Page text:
Rebecca

Movie review by
Randy White, Common Sense Media
Rebecca Movie Poster Image
Excellent, but may be too long and moody for kids.
  • NR
  • 1940
  • 115 minutes

Parents say

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Kids say

age 12+
Based on 8 reviews

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A lot or a little?

The parents' guide to what's in this movie.

Positive Messages

The relationship between de Winter and his new wife is less than equal by contemporary standards.

Violence

The memory of a dead women haunts a house and those within it.

Sex

Adultery. History of incest (between cousins).

Language
Consumerism
Drinking, Drugs & Smoking

What parents need to know

Parents need to know that while Rebecca is suspenseful, it's also long and moody, which might turn off antsy preteens. Teens, especially movie buffs, are more likely to get into this one: Some won't appreciate the period look and feel, but most will enjoy the twists and turns of the compelling story. This movie has mature themes including death, murder, adultery, and incest.

User Reviews

  • Parents say
  • Kids say
Adult Written bytommysportsgirl April 9, 2008
Teen, 15 years old Written bysususidra March 3, 2017

Very suspenseful...

Alfred Hitchcock impresses again in this novel to play adaptation. This is one of my favorite movies by him; I just love the ending. The twist genuinely shocke... Continue reading
Teen, 15 years old Written byevolinag March 6, 2012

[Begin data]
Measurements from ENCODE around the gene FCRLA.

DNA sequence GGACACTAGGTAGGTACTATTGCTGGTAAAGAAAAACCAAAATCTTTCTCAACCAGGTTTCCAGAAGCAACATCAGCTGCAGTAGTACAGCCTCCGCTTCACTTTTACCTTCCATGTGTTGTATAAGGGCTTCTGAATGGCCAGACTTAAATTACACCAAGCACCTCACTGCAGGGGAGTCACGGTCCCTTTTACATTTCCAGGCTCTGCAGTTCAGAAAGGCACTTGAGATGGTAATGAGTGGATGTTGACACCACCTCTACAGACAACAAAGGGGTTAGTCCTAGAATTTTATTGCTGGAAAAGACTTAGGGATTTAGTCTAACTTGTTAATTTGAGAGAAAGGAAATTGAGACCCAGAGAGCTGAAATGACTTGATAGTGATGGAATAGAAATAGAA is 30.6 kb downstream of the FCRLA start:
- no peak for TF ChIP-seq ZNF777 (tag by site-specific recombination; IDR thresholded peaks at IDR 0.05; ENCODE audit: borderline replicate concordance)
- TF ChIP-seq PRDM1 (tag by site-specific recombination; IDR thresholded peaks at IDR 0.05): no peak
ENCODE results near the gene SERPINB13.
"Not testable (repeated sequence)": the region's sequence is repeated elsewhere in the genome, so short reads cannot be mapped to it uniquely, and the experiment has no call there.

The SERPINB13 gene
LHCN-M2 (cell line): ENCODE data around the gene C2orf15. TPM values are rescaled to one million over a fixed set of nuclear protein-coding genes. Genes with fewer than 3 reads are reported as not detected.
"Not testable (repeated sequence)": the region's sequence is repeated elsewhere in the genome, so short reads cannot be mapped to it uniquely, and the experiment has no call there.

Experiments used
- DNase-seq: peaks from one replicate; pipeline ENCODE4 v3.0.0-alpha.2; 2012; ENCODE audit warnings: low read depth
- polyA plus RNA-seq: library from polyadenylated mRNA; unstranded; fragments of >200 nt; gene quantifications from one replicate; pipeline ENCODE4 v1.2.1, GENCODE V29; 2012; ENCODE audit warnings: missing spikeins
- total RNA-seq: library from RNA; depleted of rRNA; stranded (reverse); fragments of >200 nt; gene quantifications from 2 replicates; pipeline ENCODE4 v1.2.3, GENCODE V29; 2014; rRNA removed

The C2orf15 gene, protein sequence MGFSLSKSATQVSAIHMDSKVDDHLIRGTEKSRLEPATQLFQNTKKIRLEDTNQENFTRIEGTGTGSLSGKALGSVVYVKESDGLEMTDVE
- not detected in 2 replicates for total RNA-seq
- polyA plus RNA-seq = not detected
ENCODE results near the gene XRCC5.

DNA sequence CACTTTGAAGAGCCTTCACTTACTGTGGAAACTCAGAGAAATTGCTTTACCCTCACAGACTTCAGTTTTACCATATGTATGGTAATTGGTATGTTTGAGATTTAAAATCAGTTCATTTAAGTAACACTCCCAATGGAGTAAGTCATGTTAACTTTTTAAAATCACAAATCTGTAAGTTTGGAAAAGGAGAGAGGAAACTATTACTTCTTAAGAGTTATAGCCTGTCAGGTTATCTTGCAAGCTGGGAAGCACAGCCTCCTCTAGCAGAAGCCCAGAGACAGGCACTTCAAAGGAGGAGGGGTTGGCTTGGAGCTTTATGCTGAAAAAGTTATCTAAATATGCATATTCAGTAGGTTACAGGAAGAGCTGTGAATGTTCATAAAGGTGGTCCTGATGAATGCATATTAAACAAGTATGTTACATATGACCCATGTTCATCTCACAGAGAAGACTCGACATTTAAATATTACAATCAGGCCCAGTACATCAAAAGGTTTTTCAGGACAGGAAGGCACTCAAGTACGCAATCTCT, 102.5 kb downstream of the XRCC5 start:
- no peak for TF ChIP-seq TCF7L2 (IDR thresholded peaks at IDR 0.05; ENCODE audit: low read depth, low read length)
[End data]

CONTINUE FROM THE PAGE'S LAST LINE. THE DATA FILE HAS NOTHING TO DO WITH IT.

Some thematic elements in overall harmless Hitchcock masterpiece.

"Rebecca" by master of suspense, Alfed Hitchcock, is an outstanding movie in a career full of great movies. In this tale of pressure, envy and death,... Continue reading

What's the story?

Based on the gothic novel by Daphne du Maurier, REBECCA tells the story of a young woman (Joan Fontaine) who falls in love with dashing, rich widower Maxim de Winter (Laurence Olivier) while in Monte Carlo. The two marry and return to de Winter's country estate, Manderley. But the servants are cool to the new Mrs. de Winter, and housekeeper Mrs. Danvers is downright rude to the new lady of the house. The new Mrs. de Winter learns of Rebecca, Maxim's first wife, and begins to realize that there's something very mysterious about what's going on at Manderley. Her anxieties over her marriage to Maxim and the questions surrounding Rebecca get the best of her, and she teeters toward insanity.

Is it any good?

Alfred Hitchcock's first Hollywood movie features inventive camera work, superb acting, and a story full of twists and turns. Winner of two Academy Awards, including Best Picture and Best Cinematography, Rebecca has been remade several times for television, but this 1940 version is still the classic. One 13-year-old girl was quickly caught up in the suspenseful atmosphere Hitchcock sustains throughout, but laughed at some of the movie's period attributes, like the fake backdrop in the driving scenes.

There's a certain paternalism evident in the relationship between Mr. de Winter and Louise. The 13-year-old girl cottoned to the idea that these two came from different class backgrounds, and she commented about how hard it is for people of different backgrounds to marry. Complex stories like Rebecca open up surprising opportunities for dialogue with children. In the end, the truly memorable character in this movie is the hateful Mrs. Danvers, played by Oscar-nominated Dame Judith Anderson, who does everything in her power to destroy the new Mrs. de Winter. Her perfectly poised nastiness hovers over the story and gives the movie its real edge.

Talk to your kids about ...

  • Families can talk about the mature themes in Rebecca: death, murder, adultery, incest.

Movie details

Our editors recommend

For kids who love thrills

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